Nora NaishBMJ 2015; 350 doi: https://doi.org/10.1136/bmj.h3530 (Published 30 June 2015) Cite this as: BMJ 2015;350:h3530
- Anne Gulland, London
Nora Naish (née Reid) trained as a doctor in the early 1930s, a time when it was still rare for women to go into medicine. She studied at King’s College London, where she was one of only 15 women in a class of 75. Like her fellow female students she was earnest and serious, and keen to prove she was as able as a male doctor.
Female doctors were restricted in the medical posts they could take up. On graduating she took a job at the Elizabeth Garrett Anderson Hospital for Women, before moving to Cairo in 1938—where her older sister, Mary, was a teacher—to work at the Lady Cromer Dispensary for Sick Children. The outbreak of war, however, cut short Naish’s stay and, on the advice of the British government, she returned to the UK. She spent her last savings on a stethoscope, syringes, and other instruments, so she was equipped to help in case London was bombed.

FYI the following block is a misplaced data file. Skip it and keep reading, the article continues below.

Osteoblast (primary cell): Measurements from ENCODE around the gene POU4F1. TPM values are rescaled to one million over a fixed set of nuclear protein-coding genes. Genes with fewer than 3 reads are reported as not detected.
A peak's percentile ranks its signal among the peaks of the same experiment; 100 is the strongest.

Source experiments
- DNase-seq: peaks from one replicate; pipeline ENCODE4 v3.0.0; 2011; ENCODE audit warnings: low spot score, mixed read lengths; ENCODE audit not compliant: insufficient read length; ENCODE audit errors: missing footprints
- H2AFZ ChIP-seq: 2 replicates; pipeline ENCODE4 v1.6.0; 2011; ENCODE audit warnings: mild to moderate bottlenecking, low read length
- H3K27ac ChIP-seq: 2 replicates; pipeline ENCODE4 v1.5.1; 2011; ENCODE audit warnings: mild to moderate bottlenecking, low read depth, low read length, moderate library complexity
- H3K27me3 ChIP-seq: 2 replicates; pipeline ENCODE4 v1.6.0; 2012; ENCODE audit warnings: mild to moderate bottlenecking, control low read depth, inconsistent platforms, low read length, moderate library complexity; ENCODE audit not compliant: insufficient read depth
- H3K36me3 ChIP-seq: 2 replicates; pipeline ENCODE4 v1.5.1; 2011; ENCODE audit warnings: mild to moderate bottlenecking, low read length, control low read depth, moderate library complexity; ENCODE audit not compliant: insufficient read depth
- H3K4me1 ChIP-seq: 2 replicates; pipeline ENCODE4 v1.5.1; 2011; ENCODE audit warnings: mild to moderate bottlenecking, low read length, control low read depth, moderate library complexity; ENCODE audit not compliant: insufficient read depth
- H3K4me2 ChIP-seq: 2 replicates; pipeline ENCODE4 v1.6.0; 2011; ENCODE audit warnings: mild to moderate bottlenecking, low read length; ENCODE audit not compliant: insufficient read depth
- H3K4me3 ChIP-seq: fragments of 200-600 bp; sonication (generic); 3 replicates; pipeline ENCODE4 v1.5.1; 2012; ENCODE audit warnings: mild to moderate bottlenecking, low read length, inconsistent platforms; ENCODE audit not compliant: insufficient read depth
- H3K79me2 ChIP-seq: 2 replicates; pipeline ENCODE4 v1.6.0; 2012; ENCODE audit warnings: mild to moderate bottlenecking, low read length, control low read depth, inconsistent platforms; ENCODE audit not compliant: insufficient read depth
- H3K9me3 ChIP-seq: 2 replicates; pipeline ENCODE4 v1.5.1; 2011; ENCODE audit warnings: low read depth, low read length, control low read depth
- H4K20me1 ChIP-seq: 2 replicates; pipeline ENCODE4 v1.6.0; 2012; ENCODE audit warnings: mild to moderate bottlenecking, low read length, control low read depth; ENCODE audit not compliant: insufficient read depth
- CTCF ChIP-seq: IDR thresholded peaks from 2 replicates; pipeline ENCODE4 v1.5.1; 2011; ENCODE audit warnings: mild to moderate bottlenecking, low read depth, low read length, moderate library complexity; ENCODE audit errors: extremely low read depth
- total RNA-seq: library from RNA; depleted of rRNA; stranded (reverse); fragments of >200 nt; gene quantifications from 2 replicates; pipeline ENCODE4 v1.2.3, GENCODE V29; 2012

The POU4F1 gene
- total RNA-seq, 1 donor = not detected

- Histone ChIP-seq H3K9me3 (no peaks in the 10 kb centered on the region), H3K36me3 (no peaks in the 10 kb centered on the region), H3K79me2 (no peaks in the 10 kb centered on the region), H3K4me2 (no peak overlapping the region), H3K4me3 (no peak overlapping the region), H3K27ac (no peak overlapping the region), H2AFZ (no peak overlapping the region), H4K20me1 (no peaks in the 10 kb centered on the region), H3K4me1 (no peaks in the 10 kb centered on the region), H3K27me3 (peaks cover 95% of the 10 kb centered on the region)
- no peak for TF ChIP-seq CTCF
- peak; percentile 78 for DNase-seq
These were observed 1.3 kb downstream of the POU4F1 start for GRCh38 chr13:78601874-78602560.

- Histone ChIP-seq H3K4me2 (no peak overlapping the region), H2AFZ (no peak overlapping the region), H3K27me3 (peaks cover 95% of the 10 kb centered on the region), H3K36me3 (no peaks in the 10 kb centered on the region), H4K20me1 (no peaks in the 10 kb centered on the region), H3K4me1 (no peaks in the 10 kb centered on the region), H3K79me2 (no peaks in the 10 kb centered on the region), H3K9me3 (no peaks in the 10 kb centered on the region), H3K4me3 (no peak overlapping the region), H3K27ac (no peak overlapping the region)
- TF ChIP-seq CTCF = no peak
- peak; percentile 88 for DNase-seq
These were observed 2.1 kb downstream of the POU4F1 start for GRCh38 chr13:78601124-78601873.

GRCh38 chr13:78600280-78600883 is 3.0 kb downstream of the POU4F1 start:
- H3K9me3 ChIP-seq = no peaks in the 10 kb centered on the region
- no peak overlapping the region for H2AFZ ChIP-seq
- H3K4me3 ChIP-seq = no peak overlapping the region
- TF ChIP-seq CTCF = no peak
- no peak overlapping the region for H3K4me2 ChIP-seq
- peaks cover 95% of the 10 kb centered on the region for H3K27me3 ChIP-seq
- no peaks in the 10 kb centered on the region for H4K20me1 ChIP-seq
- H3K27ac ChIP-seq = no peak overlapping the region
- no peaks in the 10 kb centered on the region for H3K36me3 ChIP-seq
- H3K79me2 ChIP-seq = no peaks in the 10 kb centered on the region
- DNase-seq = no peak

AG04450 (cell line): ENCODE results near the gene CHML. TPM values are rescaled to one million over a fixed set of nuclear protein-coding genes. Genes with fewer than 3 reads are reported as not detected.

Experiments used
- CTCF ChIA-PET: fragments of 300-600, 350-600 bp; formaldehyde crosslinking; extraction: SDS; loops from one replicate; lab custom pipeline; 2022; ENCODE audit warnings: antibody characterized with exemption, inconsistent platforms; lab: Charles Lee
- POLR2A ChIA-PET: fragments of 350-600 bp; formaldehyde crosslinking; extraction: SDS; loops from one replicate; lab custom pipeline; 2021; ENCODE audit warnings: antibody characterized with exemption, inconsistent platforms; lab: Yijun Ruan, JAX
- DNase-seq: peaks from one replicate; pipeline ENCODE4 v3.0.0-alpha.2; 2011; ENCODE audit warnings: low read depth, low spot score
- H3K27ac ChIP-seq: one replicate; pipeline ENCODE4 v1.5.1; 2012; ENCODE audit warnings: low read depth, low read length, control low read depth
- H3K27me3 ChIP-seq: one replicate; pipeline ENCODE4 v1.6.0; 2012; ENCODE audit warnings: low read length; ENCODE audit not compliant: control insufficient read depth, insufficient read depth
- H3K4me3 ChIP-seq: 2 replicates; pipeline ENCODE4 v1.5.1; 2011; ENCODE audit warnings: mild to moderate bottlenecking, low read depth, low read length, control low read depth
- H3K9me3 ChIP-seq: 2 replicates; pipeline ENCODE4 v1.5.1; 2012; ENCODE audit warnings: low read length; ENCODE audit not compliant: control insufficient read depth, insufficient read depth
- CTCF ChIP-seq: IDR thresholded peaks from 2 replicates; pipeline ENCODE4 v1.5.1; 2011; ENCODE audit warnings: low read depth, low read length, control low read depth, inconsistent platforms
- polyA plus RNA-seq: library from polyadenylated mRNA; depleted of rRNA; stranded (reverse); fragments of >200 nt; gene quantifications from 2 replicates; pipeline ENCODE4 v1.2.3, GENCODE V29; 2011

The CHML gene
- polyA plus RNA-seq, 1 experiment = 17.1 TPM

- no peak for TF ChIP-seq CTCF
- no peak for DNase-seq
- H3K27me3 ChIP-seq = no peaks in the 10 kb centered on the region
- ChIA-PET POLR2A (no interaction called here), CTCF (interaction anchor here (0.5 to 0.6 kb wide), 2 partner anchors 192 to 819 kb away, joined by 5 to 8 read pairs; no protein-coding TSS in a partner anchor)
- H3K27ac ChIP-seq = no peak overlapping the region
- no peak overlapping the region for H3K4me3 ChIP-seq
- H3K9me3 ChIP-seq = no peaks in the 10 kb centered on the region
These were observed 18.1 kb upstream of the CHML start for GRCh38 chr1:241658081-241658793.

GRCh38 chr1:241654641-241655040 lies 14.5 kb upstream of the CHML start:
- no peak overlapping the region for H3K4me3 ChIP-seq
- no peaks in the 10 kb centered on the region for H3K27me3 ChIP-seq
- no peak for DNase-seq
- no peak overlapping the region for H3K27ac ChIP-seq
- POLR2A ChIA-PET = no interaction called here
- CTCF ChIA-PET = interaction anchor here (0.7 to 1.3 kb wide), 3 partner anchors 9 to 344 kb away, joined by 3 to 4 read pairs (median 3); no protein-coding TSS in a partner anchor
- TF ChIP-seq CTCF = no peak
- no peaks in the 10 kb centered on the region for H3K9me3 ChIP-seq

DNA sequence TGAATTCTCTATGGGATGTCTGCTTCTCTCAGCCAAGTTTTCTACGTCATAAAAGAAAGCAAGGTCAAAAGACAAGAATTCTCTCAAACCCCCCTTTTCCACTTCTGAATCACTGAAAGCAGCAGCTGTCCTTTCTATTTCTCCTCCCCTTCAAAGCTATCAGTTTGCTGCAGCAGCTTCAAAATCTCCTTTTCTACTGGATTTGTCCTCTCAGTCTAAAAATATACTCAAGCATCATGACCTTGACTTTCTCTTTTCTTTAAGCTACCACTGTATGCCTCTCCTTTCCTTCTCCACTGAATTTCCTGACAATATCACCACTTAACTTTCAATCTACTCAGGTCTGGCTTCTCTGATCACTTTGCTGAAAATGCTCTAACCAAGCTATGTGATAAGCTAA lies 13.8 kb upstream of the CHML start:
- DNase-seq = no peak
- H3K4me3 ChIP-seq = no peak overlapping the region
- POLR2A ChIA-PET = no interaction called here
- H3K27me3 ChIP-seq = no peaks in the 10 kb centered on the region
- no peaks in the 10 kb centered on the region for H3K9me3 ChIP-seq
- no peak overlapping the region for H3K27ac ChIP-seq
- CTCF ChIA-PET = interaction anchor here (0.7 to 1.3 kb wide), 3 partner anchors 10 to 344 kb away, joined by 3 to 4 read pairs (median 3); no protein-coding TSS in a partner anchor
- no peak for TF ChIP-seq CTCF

Her plans to save the capital’s patients were dashed when she moved to Edinburgh in the early part of the war after marrying John Naish, one of her fellow students at King’s. They met when rehearsing for a student performance of Aladdin. Nora was given the job of teaching …
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